Saturday, December 01, 2012
| 5:36:08 PM IST (+05:30 GMT)
0 Comments | Copyright: IANS
Filmmaker Mahesh Bhatt's son Rahul Bhatt, who came into the limelight when his name cropped up in connection with 2008 Mumbai terror accused David Headley, has bared his heart out about his troubled relationship with his father.
The aspiring actor has come up with a book "Headley & I", co-written by Hussain Zaidi.
"My father Mahesh Bhatt never treated me like his own child. You know how it is. You've known me from the time I was a child fighting for my sister against Ranvir Shorey, to 'Bigg Boss' to the book," said Rahul.
"It's the raw uncut truth about my relationship with my father. I've put it all in the book. I've exorcized my demons," he added.
Excerpts of the interview:
Q: This book is not just about Headley and you. It's also about Mahesh Bhatt and you?
A: Yeah, they are inter-connected. Perhaps if Mr Mahesh Bhatt had been a father to me I wouldn't have got into the friendship with Headley . My childhood insecurities,the lack of a father-figure in my growing years were lacunas in my life that Mr Headley used to win over my confidence. I had no father to guide me in my growing years.
Q: So you're blaming the Headley episode on Bhatt saab?
A: No, I blame only myself. We all have our own crosses to bear. If mine became unbearable it's my problem. Having said that, I maintain my father was always been indifferent to me.
Q: Apparently Bhatt saab wanted to name you Mohammed when you were born?
A: Yeah,that's what Mr. Mahesh Bhatt wanted to call me. But then my Anglo-Indian mother put her foot down on the insistence of her Maharastrian neighbours arguing that he should keep his notions of secularism for some other occasion. And besides, if Mr Bhatt thinks of himself as a good Muslim he should've treated all his children equally.
Q: But Bhatt Saab's mom was Muslim?
A: She was. But I had no interaction with that side of my family. Can you imagine what would have happened to me if I was called Mohamed? Do you think I'd have ever come out of the Headley episode?
Q: You seem to have come out with details of your interaction with Headley so vividly after all these years. Photographic memory?
A: No, it was documented. I kept a diary. That was my mother's idea. She asked me to maintain a diary about my life. Thankfully, I listened to her and so the story of my interaction with Headley was stored.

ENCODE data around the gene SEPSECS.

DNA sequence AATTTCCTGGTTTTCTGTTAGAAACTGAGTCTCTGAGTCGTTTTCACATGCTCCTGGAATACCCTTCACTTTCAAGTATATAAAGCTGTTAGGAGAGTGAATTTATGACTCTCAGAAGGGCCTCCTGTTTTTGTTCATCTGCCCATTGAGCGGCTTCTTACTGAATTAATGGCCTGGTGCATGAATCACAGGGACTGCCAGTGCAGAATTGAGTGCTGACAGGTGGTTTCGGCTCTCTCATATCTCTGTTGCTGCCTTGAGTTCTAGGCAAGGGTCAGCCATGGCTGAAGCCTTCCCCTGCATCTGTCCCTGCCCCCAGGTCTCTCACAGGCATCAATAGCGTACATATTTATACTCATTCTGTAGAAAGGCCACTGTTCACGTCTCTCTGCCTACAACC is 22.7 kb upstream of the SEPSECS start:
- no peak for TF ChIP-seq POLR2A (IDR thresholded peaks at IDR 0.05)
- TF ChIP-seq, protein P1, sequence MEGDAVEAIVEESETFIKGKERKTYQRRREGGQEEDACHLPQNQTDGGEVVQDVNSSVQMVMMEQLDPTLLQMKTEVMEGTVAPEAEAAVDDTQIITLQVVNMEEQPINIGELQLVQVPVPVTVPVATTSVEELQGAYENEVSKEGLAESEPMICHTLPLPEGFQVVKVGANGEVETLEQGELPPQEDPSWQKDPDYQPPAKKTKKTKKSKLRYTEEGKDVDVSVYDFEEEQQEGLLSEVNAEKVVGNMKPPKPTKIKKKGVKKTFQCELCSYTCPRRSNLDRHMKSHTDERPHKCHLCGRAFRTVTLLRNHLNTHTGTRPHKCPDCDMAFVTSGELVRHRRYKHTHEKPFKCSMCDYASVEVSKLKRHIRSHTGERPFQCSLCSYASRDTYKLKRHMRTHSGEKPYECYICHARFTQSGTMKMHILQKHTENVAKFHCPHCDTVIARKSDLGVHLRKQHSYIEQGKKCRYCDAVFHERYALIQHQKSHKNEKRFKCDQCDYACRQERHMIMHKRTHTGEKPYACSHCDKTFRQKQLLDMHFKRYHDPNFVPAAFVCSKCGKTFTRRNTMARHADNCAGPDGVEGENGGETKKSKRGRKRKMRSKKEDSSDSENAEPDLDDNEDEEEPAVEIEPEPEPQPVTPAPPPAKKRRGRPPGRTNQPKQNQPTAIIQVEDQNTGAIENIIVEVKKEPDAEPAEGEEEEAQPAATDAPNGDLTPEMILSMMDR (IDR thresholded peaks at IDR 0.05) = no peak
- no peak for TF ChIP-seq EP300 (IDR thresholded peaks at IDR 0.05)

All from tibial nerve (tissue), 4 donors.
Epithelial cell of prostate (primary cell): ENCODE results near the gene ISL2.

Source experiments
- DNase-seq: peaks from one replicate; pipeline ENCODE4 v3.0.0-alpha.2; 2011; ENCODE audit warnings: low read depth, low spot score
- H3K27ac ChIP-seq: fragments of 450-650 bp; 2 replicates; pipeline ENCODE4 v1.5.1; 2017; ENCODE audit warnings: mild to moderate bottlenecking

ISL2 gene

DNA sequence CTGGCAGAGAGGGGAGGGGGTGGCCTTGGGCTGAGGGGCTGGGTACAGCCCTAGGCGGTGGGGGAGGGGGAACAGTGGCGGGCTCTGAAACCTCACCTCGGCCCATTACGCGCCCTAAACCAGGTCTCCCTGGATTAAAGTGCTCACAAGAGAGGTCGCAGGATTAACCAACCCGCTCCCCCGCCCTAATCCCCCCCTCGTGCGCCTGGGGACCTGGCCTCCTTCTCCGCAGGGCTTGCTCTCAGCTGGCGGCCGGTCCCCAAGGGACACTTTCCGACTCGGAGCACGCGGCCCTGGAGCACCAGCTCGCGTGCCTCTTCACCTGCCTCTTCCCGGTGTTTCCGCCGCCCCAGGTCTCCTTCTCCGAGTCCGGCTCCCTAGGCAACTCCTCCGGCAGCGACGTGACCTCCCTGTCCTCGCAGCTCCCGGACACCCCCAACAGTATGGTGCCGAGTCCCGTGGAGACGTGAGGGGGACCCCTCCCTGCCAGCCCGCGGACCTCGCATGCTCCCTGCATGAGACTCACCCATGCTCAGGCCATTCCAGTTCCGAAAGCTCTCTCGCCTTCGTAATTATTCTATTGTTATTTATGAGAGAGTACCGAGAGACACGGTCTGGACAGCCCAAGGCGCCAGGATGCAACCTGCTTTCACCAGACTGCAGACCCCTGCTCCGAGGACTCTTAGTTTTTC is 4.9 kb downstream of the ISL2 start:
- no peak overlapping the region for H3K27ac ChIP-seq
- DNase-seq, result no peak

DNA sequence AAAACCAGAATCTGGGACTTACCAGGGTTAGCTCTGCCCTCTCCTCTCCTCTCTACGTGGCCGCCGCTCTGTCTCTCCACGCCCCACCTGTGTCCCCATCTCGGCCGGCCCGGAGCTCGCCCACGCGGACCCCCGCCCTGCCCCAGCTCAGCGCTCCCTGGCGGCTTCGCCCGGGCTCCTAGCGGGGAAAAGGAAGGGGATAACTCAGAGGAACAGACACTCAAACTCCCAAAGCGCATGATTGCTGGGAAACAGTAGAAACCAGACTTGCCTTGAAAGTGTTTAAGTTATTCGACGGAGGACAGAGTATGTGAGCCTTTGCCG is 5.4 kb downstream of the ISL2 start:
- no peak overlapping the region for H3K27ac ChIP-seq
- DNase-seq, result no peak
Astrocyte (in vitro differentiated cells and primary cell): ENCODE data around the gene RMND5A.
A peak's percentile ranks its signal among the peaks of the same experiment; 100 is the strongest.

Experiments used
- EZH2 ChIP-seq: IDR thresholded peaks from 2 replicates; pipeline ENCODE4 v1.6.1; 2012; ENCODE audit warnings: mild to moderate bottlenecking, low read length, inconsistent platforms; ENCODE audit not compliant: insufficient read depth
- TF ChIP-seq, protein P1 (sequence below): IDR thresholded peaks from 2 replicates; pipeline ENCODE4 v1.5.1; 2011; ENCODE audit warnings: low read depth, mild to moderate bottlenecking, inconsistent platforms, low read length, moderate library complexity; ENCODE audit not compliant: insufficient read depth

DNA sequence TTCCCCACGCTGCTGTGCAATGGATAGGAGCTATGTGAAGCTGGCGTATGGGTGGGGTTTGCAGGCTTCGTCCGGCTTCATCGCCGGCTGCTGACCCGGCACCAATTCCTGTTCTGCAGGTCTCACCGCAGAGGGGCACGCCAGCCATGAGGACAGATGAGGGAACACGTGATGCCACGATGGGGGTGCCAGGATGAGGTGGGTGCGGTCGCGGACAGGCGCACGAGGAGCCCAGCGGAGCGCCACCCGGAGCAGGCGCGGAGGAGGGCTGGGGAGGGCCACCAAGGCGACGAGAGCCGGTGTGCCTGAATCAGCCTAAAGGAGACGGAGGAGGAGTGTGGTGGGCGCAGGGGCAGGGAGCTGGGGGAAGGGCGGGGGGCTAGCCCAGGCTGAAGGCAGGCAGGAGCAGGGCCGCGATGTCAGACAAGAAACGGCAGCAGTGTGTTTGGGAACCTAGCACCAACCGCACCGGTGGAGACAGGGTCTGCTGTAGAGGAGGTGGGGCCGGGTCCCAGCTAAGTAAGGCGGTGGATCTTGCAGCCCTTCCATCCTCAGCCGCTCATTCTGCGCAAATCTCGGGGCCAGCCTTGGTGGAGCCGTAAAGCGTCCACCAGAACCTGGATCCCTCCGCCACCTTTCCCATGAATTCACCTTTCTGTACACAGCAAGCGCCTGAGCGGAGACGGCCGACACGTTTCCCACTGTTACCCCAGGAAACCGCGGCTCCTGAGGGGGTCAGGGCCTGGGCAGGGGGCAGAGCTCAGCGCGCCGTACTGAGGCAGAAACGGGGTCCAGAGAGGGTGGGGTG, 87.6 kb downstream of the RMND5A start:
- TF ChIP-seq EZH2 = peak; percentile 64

Q: How did Headley change your life?
A. Because of that episode people at least know me. Before that nobody even knew Mahesh Bhatt had a son. I became infamous after Mr Headley. I got the chance to be on a reality show. Mr. Bhatt didn't recommend me. He has never done anything for me.
Q: Every parent is preferential to one child?
A: I am not a bitter person. I think I am better person because of Mr Bhatt's treatment. I believe what doesn't kill you makes you stronger. I grew up with these feelings of anger and resentment which could've easily be harnessed by Mr Headley. I think I escaped miraculously from real damage.
Q: What attracted you to Headley?
A: Common interests. A good sense of humour. He was well-travelled. He had a large view of the world.
Q: What made you befriend Headley?
A: I make friends instinctively. Mr. Headley offered good friendship. It was both a buddy-buddy thing where we discussed girls and guns, and a mentor-pupil relationship. I could never guess what his real intentions were.
Q: In the book you describe your first impressions of Mr. Headley in poetic terms? You wax eloquently on his eyes?
A: There was no such thing. The most striking thing about Mr. Headley, when anyone met him for the first time were his mismatched eyes. Looking back that too was a measure of his multiple personality disorder. This guy was one of his kind. And aren't the eyes the window to the soul? There was a contradiction to his personality. He loved children and dogs. But then he did what he did.
Q: How painful was it to piece together the events associated with your friendship with Mr. Headley?
A: It wasn't painful. But it was laborious.
Q: Do you realize the book will open up a pandora's box?
A: I don't care about what the world thinks about me. I know what I am. I know what I am doing in the book. There are three perspectives in the book: mine, Headley's and the law enforcement's. I am not glorifying David Headley.
Q: You never got an inkling of what he was up to?
A: None at all. Headley was a Caucasian-American. I had no idea of his Pakistani ancestry when I befriended him. And he spoke sense. The kind of sense that one comes across on the intelligence-forecasting websites.
Q: Do you want the book to be made into the film?
A: Yes, and I should play myself. That would be my only pre-condition. Since no one is coming forward to offer me roles at least I should be the hero of my own story.
Q: What impact do you think the book will have?
A: It's a historical document. Whatever I had to say, I am done with it. I'd like the book give me some career opportunity.
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